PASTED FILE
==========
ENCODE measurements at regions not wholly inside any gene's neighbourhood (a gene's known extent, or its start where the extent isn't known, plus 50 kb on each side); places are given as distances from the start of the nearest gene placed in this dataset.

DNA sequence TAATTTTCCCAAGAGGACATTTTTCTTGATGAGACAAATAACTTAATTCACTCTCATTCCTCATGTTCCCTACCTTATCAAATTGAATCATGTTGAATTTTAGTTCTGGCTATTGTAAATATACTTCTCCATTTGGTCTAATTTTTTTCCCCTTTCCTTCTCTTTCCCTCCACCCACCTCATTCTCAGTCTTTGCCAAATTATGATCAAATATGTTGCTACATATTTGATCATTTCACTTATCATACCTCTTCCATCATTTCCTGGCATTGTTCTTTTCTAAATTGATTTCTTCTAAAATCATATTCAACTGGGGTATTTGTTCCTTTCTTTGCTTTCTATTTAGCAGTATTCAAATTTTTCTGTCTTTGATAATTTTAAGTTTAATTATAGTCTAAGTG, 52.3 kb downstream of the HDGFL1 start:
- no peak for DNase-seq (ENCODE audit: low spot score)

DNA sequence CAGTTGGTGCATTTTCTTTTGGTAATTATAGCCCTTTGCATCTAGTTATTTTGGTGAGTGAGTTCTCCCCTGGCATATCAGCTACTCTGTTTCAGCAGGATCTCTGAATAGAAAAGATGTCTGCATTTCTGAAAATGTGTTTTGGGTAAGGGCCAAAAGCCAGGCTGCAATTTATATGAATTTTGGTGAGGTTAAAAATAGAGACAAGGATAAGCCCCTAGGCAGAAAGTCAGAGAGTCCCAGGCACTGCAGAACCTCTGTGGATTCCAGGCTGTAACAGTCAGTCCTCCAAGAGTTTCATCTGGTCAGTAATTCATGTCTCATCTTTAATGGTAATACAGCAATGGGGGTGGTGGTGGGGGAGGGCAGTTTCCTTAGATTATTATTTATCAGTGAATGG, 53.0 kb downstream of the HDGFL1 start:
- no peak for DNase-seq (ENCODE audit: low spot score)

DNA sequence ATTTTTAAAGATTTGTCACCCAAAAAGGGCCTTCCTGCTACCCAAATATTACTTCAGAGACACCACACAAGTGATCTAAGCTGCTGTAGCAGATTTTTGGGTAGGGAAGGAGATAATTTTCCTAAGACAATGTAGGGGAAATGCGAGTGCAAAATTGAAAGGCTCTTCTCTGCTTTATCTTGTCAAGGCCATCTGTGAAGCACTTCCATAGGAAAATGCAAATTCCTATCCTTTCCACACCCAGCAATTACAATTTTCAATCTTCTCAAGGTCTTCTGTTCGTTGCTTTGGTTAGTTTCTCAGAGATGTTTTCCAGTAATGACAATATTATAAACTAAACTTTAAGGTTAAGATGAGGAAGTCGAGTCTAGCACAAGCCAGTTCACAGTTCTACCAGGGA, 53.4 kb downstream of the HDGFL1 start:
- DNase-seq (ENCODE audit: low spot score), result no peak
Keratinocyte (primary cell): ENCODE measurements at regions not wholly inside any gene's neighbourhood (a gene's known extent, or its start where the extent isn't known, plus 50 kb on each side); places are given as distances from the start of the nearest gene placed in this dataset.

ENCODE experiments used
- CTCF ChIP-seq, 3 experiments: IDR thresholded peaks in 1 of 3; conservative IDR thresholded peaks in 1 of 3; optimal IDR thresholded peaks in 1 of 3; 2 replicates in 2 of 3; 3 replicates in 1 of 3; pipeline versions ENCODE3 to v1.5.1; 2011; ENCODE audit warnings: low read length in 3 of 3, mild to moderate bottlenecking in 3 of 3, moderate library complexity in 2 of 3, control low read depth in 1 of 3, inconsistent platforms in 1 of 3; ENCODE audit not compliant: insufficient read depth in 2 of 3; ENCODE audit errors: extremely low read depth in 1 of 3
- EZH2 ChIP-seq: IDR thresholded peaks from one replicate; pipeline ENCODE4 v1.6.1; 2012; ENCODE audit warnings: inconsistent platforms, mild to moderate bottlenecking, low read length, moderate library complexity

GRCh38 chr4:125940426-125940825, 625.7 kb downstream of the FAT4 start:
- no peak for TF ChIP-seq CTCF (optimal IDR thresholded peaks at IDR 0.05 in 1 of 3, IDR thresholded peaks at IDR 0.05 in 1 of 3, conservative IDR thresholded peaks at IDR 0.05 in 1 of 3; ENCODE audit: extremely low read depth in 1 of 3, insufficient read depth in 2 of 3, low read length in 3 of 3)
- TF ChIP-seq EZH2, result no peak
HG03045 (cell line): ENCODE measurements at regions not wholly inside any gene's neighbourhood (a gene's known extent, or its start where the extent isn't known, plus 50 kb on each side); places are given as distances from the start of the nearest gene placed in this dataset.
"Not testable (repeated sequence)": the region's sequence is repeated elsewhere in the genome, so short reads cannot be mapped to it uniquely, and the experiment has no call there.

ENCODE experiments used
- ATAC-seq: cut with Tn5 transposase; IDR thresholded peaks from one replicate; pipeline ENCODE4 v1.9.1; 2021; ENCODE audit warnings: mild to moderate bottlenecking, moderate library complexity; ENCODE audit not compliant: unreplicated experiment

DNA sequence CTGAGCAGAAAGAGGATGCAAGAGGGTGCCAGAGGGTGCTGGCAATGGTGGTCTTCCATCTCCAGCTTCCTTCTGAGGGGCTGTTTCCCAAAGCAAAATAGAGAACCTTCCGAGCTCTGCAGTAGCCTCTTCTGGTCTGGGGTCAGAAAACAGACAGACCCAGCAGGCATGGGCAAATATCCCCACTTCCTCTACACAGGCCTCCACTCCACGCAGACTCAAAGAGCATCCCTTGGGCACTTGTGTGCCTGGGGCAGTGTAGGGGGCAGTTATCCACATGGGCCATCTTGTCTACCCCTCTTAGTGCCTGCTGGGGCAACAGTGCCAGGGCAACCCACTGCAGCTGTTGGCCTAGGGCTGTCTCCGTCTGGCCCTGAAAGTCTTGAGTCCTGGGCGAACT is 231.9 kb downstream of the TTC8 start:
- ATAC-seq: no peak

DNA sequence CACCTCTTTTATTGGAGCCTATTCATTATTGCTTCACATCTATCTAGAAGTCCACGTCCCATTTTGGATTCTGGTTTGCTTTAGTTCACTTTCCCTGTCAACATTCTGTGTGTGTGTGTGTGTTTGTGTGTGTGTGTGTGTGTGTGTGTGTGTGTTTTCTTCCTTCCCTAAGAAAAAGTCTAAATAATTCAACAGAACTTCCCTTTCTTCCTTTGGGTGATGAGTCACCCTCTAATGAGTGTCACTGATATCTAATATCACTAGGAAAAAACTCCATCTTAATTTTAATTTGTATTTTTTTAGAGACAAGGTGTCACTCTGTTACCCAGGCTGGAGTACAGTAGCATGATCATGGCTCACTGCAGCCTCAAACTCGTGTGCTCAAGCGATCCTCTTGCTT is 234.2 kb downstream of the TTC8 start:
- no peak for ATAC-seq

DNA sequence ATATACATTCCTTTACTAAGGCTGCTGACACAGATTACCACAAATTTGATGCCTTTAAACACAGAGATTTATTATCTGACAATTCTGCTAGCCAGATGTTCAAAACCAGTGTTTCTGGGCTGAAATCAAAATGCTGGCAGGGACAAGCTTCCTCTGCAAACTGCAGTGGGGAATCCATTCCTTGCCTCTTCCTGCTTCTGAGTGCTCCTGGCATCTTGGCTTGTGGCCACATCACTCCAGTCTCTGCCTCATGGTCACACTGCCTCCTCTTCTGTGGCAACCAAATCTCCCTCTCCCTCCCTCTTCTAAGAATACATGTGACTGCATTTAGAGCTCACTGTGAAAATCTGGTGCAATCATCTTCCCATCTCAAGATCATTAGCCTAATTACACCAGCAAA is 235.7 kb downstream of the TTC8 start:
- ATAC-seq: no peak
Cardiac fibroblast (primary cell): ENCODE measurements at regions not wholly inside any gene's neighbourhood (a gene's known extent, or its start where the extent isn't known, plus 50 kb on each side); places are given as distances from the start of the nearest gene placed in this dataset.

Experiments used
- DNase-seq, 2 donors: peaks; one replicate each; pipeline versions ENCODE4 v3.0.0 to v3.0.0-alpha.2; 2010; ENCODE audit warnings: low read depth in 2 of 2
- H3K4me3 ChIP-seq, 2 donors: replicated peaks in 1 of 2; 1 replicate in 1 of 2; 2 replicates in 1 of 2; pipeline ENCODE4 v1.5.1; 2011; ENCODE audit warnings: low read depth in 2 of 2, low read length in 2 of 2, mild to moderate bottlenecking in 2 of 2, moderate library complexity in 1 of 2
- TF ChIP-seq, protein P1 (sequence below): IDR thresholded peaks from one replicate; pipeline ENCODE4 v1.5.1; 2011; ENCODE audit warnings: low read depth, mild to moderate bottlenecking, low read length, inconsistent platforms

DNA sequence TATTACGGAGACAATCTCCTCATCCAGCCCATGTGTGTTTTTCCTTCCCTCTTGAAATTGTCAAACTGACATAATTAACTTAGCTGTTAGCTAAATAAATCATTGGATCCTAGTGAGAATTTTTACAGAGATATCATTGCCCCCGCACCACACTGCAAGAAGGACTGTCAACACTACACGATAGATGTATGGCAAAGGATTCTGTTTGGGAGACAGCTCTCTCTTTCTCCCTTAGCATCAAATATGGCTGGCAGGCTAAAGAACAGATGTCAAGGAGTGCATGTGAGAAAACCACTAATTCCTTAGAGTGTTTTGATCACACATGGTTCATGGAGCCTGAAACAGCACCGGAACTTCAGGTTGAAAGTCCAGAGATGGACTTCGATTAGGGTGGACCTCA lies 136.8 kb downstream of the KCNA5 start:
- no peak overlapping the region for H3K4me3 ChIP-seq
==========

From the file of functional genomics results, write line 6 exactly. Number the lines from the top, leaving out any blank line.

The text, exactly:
DNA sequence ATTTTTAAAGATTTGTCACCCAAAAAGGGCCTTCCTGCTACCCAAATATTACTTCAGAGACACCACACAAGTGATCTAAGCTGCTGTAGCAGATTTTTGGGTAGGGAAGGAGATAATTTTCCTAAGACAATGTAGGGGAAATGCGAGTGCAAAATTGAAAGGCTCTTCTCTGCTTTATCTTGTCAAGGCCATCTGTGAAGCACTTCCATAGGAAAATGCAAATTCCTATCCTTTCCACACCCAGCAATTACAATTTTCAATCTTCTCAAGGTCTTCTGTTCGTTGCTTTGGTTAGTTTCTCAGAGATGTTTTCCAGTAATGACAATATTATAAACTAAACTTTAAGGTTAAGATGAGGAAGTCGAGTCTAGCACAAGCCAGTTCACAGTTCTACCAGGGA, 53.4 kb downstream of the HDGFL1 start: